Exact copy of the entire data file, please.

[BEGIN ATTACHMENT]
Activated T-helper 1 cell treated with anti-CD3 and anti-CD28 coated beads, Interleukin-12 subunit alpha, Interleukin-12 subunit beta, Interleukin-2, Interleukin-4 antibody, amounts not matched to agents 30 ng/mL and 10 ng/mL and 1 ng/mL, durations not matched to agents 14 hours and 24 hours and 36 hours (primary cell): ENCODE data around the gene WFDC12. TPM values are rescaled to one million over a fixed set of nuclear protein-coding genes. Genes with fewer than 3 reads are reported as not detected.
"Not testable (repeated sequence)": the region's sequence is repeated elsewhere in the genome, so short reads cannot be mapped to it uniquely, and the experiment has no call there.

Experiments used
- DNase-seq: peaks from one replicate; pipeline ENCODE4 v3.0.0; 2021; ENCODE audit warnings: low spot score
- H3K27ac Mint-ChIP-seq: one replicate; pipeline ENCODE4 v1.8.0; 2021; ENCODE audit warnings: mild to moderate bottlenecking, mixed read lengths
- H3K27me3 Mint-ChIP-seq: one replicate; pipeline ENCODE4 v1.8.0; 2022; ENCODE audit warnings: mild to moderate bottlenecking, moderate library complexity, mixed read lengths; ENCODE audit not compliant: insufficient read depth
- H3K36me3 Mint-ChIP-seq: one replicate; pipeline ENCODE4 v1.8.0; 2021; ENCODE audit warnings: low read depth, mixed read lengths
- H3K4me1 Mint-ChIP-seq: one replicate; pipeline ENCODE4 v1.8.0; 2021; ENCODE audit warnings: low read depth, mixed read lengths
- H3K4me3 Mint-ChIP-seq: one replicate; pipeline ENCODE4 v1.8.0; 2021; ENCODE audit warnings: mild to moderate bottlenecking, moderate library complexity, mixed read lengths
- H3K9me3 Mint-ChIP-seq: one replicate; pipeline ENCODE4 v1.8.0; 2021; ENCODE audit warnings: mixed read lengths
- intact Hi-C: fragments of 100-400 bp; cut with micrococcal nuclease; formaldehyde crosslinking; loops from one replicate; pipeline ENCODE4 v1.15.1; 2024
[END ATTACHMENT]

Activated T-helper 1 cell treated with anti-CD3 and anti-CD28 coated beads, Interleukin-12 subunit alpha, Interleukin-12 subunit beta, Interleukin-2, Interleukin-4 antibody, amounts not matched to agents 30 ng/mL and 10 ng/mL and 1 ng/mL, durations not matched to agents 14 hours and 24 hours and 36 hours (primary cell): ENCODE data around the gene WFDC12. TPM values are rescaled to one million over a fixed set of nuclear protein-coding genes. Genes with fewer than 3 reads are reported as not detected.
"Not testable (repeated sequence)": the region's sequence is repeated elsewhere in the genome, so short reads cannot be mapped to it uniquely, and the experiment has no call there.

Experiments used
- DNase-seq: peaks from one replicate; pipeline ENCODE4 v3.0.0; 2021; ENCODE audit warnings: low spot score
- H3K27ac Mint-ChIP-seq: one replicate; pipeline ENCODE4 v1.8.0; 2021; ENCODE audit warnings: mild to moderate bottlenecking, mixed read lengths
- H3K27me3 Mint-ChIP-seq: one replicate; pipeline ENCODE4 v1.8.0; 2022; ENCODE audit warnings: mild to moderate bottlenecking, moderate library complexity, mixed read lengths; ENCODE audit not compliant: insufficient read depth
- H3K36me3 Mint-ChIP-seq: one replicate; pipeline ENCODE4 v1.8.0; 2021; ENCODE audit warnings: low read depth, mixed read lengths
- H3K4me1 Mint-ChIP-seq: one replicate; pipeline ENCODE4 v1.8.0; 2021; ENCODE audit warnings: low read depth, mixed read lengths
- H3K4me3 Mint-ChIP-seq: one replicate; pipeline ENCODE4 v1.8.0; 2021; ENCODE audit warnings: mild to moderate bottlenecking, moderate library complexity, mixed read lengths
- H3K9me3 Mint-ChIP-seq: one replicate; pipeline ENCODE4 v1.8.0; 2021; ENCODE audit warnings: mixed read lengths
- intact Hi-C: fragments of 100-400 bp; cut with micrococcal nuclease; formaldehyde crosslinking; loops from one replicate; pipeline ENCODE4 v1.15.1; 2024